Spotlight on: Piqué

Words by Ben Perdue

Smart, functional and synonymous with the Fred Perry polo shirt, we trace the legacy of cotton piqué.

The relationship between sportswear and subcultures started long before the first wave of streetwear and can be traced back to an overlapping love of smart, yet functional fabrics.

Everything the early tennis pros appreciated about piqué as a shirting material was held in equal regard by the mods just a few decades later, for example. The original technical textile, still revered as much for its sharpness as its practicality today. 

Created using a double-knit weave, piqué’s textured, open structure sees it uniquely suited to sports and other high-impact activities, like dancing. The raised waffle pattern making it both breathable and durable, perfect for tennis clubs and nightclubs alike. As comfortable as cotton jersey, but smarter in terms of usefulness and looks.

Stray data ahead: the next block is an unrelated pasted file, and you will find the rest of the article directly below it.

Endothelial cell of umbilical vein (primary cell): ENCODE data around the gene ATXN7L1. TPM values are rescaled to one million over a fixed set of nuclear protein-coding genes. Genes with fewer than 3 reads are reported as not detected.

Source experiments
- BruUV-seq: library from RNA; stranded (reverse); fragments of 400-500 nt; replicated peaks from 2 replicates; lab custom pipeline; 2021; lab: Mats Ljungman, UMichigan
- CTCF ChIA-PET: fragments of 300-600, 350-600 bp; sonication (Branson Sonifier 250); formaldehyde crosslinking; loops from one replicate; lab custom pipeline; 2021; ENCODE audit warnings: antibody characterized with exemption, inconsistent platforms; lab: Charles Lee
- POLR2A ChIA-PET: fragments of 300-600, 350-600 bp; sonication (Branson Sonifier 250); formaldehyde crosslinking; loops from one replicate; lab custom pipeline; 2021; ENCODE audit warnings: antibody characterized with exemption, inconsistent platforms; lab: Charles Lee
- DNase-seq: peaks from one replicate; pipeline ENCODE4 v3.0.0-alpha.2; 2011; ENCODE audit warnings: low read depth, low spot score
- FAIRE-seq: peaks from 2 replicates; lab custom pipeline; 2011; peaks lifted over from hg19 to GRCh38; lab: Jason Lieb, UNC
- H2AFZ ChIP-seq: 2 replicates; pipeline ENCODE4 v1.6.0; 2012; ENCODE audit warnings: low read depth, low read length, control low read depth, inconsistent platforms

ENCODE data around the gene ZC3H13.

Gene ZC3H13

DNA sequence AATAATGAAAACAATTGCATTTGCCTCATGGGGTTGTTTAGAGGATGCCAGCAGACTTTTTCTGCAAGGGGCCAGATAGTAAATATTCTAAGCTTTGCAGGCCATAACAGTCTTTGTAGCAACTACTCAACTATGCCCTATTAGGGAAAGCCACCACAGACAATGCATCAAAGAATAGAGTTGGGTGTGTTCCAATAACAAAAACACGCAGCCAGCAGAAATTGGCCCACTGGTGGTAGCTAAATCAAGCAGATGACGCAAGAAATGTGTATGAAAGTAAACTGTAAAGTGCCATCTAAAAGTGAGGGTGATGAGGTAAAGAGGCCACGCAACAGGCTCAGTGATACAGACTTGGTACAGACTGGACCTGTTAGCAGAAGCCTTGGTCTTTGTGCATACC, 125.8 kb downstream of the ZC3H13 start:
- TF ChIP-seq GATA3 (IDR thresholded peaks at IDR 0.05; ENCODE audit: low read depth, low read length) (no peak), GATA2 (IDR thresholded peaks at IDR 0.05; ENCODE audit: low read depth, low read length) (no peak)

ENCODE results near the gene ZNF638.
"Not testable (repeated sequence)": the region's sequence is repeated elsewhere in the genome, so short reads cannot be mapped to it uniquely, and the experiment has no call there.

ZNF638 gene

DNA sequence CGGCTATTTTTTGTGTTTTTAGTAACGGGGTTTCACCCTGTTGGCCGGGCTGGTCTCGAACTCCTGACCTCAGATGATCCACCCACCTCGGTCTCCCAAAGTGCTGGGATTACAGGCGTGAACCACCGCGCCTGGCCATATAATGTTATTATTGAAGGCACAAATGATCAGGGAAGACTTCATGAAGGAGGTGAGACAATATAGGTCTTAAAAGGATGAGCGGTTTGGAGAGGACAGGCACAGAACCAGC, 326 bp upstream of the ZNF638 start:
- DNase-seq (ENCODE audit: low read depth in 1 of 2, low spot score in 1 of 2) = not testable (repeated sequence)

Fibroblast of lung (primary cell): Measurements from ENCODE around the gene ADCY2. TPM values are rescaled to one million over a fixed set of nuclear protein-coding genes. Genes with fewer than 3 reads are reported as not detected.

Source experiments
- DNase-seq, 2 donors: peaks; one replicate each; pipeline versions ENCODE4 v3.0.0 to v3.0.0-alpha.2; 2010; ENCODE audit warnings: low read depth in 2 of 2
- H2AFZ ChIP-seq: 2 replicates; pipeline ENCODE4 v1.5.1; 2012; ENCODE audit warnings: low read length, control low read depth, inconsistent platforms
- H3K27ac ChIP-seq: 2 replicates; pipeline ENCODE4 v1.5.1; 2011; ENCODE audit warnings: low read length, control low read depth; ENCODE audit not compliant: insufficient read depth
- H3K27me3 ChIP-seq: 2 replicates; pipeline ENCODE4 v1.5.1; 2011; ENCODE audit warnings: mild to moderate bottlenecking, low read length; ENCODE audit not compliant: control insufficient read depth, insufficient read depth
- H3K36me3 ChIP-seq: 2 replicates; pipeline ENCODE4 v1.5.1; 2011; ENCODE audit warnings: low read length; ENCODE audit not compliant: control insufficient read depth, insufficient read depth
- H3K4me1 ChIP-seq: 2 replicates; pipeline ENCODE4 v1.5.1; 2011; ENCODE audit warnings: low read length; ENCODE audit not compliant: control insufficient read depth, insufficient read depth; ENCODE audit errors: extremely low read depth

Fred Perry was not the first brand to take piqué from the world of menswear to sportswear, or even use it on the court, but it pioneered its popularity with UK youth movements. The sartorial qualities that suited sport in the 50s - refined finishes, weighty feel, expensive looks - later met the fashion needs of a new generation of young men and women expressing themselves in a different way.

Piqué’s appeal is embodied by the iconic polo shirt, a piece adopted by mod culture because it combined comfort with sharpness. Breathable for dancing in but built to stay neat - details, like a crisp collar, keeping their definition even on the back of an all-nighter. In good shape for the first bus to work, even if your head isn’t.